Who among us has not wondered about or asked this question? Do we ask because we really don’t know “what’s wrong with them is what’s wrong with us?” Whether we own up to it or not, truth be told, most, though not all, young people become what we model before them as a moral impressionist.
Some parents, mothers, and fathers claim they have no clue as to how or why their flesh and blood got detoured. Could they be in denial? After all, we see, hear and communicate with our offspring every day. And, understandably no child does everything a parent tells them to do, just as no parent did everything his or her parents told them to do.
The kicker! Even parents who did pretty much everything right lose kids to the streets. Sometimes, no matter how much we do it’s not enough to circumvent self-destruction.
When the above is not the case; instead of asking “what’s wrong with young people today?” why not look in the mirror. Collectively, we have failed them. If you don’t believe me, explain how “The Department of Justice estimates that every year, over 1.7 million teens experience homelessness in the US. If that is not horrendous enough, according to estimates by the Urban Institute, nearly 1 in 5 youths under the age of 18 will run away from home at least once.
I suspect that if you dig deep you’ll find the answer to the above question. All of us were once young. If we’re honest, we will admit to being able to recollect how it felt to be young and foolish, irresponsible sometimes, carefree or swept off our feet, even when the feelings were not reciprocated. And, I definitely remember doing things mom and dad forbade.
Having said that “I have learned that sometimes it is better to refrain from putting question marks where God has already placed a period.” In 1994, my son was struck by a car and killed by a 21-year-old young woman. For a while, I asked myself “why me?” But then I began to think “why not me?” Would it be better, or more just if it was somebody other than me?
I was angry with the young woman for almost a year until the morning I woke up with God’s voice in my ear. He said, “it’s time.” The time had come for me to put the products of my bitterness and hurt away so that I could begin to heal. ”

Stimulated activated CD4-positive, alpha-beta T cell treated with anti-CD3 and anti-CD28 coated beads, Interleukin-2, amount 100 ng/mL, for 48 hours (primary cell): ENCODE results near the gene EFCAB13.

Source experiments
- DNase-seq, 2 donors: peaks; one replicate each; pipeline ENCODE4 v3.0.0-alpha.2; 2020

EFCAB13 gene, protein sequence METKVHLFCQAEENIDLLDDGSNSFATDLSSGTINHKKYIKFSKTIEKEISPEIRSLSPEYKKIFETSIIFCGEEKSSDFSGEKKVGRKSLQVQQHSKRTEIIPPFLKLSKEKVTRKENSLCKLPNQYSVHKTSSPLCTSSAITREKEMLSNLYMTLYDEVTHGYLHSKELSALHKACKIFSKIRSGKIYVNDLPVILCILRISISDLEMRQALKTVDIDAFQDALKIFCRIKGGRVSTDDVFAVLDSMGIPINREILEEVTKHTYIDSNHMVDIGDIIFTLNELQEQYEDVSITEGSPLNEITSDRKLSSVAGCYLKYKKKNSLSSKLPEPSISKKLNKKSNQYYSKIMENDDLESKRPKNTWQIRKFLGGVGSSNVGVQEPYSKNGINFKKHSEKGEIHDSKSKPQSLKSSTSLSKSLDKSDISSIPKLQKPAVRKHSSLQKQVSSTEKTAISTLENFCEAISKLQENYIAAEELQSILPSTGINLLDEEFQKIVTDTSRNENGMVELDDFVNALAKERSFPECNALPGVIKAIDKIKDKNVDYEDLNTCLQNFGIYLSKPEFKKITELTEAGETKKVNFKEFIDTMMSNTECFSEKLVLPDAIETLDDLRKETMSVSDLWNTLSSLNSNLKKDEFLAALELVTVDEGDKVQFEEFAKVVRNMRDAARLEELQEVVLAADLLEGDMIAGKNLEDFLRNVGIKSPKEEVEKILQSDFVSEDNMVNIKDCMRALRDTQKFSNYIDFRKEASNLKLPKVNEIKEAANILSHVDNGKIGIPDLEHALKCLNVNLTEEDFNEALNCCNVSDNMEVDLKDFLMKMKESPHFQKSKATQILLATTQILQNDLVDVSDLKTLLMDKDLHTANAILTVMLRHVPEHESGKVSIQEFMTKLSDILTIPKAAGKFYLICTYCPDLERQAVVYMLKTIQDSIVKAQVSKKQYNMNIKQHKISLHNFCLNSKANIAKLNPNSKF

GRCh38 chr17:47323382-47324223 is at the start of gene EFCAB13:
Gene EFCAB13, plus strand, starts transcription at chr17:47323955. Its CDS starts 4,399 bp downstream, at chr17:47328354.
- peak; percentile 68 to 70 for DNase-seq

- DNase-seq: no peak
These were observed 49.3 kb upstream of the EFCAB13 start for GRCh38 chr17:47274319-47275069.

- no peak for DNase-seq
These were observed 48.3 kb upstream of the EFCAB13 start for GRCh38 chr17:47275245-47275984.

Shortly after, in 1995, I ran across an unauthored poem titled “God’s Lent Child.” This poem really put life into perspective for me. In short, the poem tells us that all of our children are on loan to us; to care for, protect and love, until God calls either us or them home.
God calls upon parents to stand in the gap when children lose their way, especially when one brings home another mouth to feed, shows signs of confusion, or who appears to be emotionally missing in action. Where else can they go? Who else would even bother? Nobody will do what a mother will do for her child. Sometimes that turns out to be a bad thing. My late step-mother used to say “sometimes you can be so good that you’re no good for yourself or anybody else.
At any rate, God has not placed us in people’s lives at a time when we are needed most by coincidence, nor has He called upon us to question His decisions. Sometimes it takes people, including our children a lifetime to get it together, and sadly, some never do, at least not to our satisfaction.
However, as parents, our job is to raise them up in the way they should go, in hopes that if they stray they will return to our teachings. My prayers are with you.